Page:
The Sophomore Jinx

7 Pages Posted: 21 Oct 2008 Last revised: 25 Sep 2017

See all articles by Phillip E. Pfeifer

Phillip E. Pfeifer

University of Virginia - Darden School of Business

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Abstract

This case discusses the so-called sophomore jinx: professional athletes who perform superbly as rookies never seem to do as well in their second--sophomore--season. The case gives performance data for Rookie of the Year award winners in major-league baseball through 2003 (29 pitchers and 83 nonpitchers). Data cover both the first and second years. Students must decide for themselves, based on the data, whether the sophomore jinx is real or imagined.

Excerpt

UVA-QA-0385

Rev. Sept. 13, 2017

THE SOPHOMORE JINX

Many people believe in a phenomenon called the sophomore jinx. Usually associated with professional sports, the sophomore jinx refers to the observation that athletes often perform surprisingly well in their first season of competition, but rarely do as well in their second, or sophomore, season. The popular press is filled with references to the jinx—either as an explanation of poor second-year performance or as a reason for celebration when someone beats the jinx and does better in the second year.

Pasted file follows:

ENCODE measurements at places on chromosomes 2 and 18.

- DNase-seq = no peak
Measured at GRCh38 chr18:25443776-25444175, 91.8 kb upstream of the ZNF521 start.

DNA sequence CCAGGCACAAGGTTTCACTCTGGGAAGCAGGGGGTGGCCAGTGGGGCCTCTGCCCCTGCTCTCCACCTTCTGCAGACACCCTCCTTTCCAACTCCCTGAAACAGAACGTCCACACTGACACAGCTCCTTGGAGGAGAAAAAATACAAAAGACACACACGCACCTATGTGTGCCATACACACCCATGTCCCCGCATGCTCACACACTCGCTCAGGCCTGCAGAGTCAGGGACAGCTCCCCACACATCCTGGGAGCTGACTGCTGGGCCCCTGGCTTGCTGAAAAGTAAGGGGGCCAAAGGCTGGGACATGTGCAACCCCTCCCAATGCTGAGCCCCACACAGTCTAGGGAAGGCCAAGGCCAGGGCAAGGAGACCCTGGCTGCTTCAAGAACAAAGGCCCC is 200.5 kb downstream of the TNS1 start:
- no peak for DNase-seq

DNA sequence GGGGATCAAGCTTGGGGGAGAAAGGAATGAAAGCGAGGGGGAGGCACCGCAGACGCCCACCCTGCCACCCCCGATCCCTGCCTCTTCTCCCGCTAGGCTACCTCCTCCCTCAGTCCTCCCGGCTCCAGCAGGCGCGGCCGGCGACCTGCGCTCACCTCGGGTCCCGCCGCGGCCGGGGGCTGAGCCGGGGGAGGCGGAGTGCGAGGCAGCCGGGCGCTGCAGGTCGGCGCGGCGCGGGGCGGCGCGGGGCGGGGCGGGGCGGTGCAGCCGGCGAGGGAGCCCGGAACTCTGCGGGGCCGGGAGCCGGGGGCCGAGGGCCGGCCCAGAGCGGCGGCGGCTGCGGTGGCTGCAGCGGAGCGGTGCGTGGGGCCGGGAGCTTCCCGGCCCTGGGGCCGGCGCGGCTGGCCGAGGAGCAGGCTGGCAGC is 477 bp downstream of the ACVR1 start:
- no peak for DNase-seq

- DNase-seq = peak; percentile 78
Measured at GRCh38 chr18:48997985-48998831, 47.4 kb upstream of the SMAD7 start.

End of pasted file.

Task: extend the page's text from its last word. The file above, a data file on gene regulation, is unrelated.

The sophomore jinx has become such an accepted part of American culture that it has been seen in areas outside professional sports. A 1984 article in Forbes took for granted that the reader was familiar with the jinx and predicted that the United States Football League, a professional football league started in 1983, would face it in its second year of operation. The article did not suggest that the jinx would affect athletic performance per se but, rather, the financial performance of the struggling league.

The Cover-Story Jinx

. . .

Keywords: data analysis, performance evaluation, performance management, performance measurement, quantitative analysis, general, regression analysis, sampling, statistics

Suggested Citation

Pfeifer, Phillip E., The Sophomore Jinx. Darden Case No. UVA-QA-0385. Available at SSRN: https://ssrn.com/abstract=1283400

Phillip E. Pfeifer (Contact Author)

University of Virginia - Darden School of Business ( email )

P.O. Box 6550
Charlottesville, VA 22906-6550
United States
434-924-4803 (Phone)

HOME PAGE: http://www.darden.virginia.edu/faculty/Pfeifer.htm

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